Most of us learned to identify turkeys in elementary school, by tracing outlines of our hands to make Thanksgiving cards. Wild turkeys inhabit mature forests, edged by fields. After being hunted out of large parts of their range, turkeys were reintroduced and are numerous once again. ©Bob Leggett

It’s Thanksgiving morning 2016, and many of you are probably looking forward to enjoying a rather bountiful lunch or dinner later today. For a lot of you, the starring item on the menu will be a big turkey.

According to the National Turkey Federation, 88 percent of all Americans will have turkey on their tables today. Eating this true, American bird on this quintessential American holiday has a long history. In fact, Alexander Hamilton once proclaimed “no citizen of the United States should refrain from turkey on Thanksgiving Day.” It seems we’ve taken that notion to heart: 46 million turkeys were eaten at Thanksgiving in the United States in 2015.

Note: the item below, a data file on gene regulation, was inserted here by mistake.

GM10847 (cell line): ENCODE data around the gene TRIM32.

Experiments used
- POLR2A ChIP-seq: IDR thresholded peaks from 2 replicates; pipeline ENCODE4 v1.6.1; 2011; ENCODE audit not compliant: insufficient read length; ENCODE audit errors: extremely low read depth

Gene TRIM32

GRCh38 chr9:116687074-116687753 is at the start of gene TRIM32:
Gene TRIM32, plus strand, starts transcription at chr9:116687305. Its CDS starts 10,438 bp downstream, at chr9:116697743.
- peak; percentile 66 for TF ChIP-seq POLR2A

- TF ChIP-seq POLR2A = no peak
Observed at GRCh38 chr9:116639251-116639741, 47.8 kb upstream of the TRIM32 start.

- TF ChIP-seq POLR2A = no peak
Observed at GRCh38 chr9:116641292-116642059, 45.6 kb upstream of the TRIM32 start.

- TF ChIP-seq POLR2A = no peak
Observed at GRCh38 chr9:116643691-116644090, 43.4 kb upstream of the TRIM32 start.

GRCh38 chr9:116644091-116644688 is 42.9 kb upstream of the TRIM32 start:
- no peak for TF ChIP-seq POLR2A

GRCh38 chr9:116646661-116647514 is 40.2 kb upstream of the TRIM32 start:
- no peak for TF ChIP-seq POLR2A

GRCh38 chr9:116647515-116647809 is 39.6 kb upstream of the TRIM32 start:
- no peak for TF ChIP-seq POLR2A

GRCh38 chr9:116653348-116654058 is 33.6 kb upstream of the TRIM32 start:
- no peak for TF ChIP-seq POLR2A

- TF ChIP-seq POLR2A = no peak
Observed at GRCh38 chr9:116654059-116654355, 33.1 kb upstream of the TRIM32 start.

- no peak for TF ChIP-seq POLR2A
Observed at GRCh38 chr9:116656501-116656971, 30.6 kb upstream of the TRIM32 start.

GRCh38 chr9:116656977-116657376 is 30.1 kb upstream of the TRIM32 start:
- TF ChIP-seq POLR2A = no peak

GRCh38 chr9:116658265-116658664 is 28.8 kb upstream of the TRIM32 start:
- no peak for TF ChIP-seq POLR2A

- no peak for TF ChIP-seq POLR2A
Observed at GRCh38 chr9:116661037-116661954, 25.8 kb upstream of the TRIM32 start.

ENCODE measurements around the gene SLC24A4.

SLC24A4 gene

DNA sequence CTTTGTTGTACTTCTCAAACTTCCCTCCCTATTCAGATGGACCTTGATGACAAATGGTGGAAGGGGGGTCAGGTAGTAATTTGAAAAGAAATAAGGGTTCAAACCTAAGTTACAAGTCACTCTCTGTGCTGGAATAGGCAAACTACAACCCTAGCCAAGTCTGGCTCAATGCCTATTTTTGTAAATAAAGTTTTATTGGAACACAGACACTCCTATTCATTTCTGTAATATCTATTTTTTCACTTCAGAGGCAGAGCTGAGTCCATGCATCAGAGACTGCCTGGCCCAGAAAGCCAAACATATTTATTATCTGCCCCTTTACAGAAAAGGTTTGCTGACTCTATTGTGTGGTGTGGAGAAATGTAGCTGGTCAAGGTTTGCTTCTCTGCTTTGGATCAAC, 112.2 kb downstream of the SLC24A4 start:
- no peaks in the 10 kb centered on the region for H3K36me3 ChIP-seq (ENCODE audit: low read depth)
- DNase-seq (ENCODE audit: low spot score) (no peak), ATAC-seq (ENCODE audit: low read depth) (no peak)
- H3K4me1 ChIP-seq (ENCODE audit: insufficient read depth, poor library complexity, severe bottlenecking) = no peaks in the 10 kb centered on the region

I know you’ve got a lot of dishes yet to make and things you need to accomplish. So, I’ll keep this short and simple. Let the soothing, three-minute video below, produced in 2015 for CBS Sunday Morning, play as you bake pumpkin pies, peel potatoes and stuff that bird. While you go about your business on this day of gratitude, watch as the birds that so many of us gratefully eat on this annual holiday go about theirs. And, when it comes time to go around the table and give thanks, remember the turkey that provides us with so much every year.

Make this Thanksgiving a good one,